Despite widespread critical acclaim, Kirsty MacColl never achieved commercial success commensurate with her incomparable voice and consummate songwriting skills.
In fact, he played no meaningful role in his daughter’s early life, having abandoned the family soon after her birth yesterday in 1959.
“Everyone assumes that we lived like the Waltons, sitting around a campfire and playing acoustic guitars all day,” Kirsty said. “But I grew up alone with my mother, and I spent all my time alone in my bedroom listening to records.”
It started at age four, when she first heard the Beach Boys. Transfixed and transported, she wore out every single, deciphering the harmonies and teaching herself to sing every part.
Her first recitals took place in front of the television. During his variety show, when Andy Williams would sing, “Kirsty would take her violin out of the case and accompany him,” her mother remembers. “I would have a quiet laugh to myself, but she took it very seriously. Then she’d put the violin away until Andy Williams came out for another song, and out would come the violin.”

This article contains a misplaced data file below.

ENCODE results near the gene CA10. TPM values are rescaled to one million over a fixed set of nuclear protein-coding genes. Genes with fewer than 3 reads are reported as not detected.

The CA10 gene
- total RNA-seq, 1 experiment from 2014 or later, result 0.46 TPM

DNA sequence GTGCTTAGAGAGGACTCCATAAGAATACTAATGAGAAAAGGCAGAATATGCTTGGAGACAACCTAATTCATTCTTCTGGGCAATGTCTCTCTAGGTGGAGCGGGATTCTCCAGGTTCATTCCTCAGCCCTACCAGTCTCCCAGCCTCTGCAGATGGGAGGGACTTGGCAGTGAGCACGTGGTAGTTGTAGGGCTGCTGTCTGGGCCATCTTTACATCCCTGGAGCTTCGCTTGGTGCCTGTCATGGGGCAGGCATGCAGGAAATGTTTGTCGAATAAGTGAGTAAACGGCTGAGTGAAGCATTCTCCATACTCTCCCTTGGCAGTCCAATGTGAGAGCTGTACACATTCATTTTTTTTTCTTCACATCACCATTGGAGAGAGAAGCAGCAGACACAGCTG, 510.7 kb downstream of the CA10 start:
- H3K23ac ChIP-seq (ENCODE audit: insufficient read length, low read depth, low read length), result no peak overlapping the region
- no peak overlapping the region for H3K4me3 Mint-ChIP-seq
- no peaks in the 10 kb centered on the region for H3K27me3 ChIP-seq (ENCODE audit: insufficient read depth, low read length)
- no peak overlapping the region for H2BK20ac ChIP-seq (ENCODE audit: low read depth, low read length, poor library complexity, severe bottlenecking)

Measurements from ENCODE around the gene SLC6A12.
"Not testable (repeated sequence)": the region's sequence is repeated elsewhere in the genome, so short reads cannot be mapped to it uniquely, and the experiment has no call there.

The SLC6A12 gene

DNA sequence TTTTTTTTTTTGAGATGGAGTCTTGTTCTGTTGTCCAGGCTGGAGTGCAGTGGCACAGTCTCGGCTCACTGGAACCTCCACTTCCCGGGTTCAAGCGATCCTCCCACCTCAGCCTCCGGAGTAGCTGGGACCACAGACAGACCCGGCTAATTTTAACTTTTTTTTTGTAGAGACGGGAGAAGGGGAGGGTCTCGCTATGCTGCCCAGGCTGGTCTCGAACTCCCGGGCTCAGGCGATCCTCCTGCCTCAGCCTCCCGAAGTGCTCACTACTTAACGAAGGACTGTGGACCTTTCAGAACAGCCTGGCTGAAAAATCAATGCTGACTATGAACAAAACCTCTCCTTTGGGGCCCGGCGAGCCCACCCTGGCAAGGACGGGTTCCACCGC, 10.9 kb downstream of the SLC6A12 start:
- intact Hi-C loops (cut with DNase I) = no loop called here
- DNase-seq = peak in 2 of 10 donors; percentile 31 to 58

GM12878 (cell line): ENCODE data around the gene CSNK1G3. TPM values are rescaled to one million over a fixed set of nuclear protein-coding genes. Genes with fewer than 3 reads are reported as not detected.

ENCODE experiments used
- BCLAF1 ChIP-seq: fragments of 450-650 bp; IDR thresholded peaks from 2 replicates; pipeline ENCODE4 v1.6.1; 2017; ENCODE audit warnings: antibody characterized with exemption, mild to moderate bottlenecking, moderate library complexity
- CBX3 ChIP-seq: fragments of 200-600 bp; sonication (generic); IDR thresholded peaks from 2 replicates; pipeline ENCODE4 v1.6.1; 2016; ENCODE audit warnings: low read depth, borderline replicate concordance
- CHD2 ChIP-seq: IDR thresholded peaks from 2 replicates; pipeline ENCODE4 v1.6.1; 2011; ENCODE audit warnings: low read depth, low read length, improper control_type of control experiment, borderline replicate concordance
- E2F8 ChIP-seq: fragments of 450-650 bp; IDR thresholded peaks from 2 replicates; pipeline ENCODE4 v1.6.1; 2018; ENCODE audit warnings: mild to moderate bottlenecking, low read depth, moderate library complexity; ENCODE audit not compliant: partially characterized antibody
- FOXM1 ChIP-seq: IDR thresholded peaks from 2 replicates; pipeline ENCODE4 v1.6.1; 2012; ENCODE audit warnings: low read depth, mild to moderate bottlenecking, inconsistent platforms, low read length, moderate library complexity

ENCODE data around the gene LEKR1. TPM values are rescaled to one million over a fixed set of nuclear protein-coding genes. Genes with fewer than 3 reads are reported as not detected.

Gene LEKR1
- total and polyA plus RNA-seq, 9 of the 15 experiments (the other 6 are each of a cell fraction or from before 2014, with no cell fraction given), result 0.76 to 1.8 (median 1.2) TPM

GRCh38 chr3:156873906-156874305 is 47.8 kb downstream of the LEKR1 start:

She grew up in Croydon, a brutal borough in South London. “I felt like an alien all the time,” Kirsty recalled. “I was quite scared at school, because it was a rough one and I’d insisted on going there. I kept thinking, ‘Boy, if I can only survive school. If I can only survive ‘til I’ve left home, everything will be all right.’ And it was.”
In 1978, she cut an EP as a backing vocalist with a punk band called the Drug Addix. Stiff Records rejected the band, but signed Kirsty because her voice blew them away.
Despite her prodigious talents and this early apparent break, she had a consistently star-crossed career.
For her debut single, Kirsty crafted “They Don’t Know,” a perfect distillation of defiant love in the style of ‘60s girl groups. It rose to #2 on British radio charts, but made no money for the label because a 1979 distributors’ strike prevented the record from reaching store shelves until stations had long since ceased to play the song. Stiff Records summarily dumped Kirsty.
She caught on with Polydor and recorded her first LP, Desperate Character. When “There’s a Guy Works Down the Chip Shop Swears He’s Elvis” became a minor UK hit, the label let Kirsty record another album. Shortly after she finished it, Polydor perished in bankruptcy, so her work was wasted.
With her career sputtering, she married producer Steve Lillywhite and raised two boys while recording sporadically and contributing backing vocals for some of the artists her husband produced.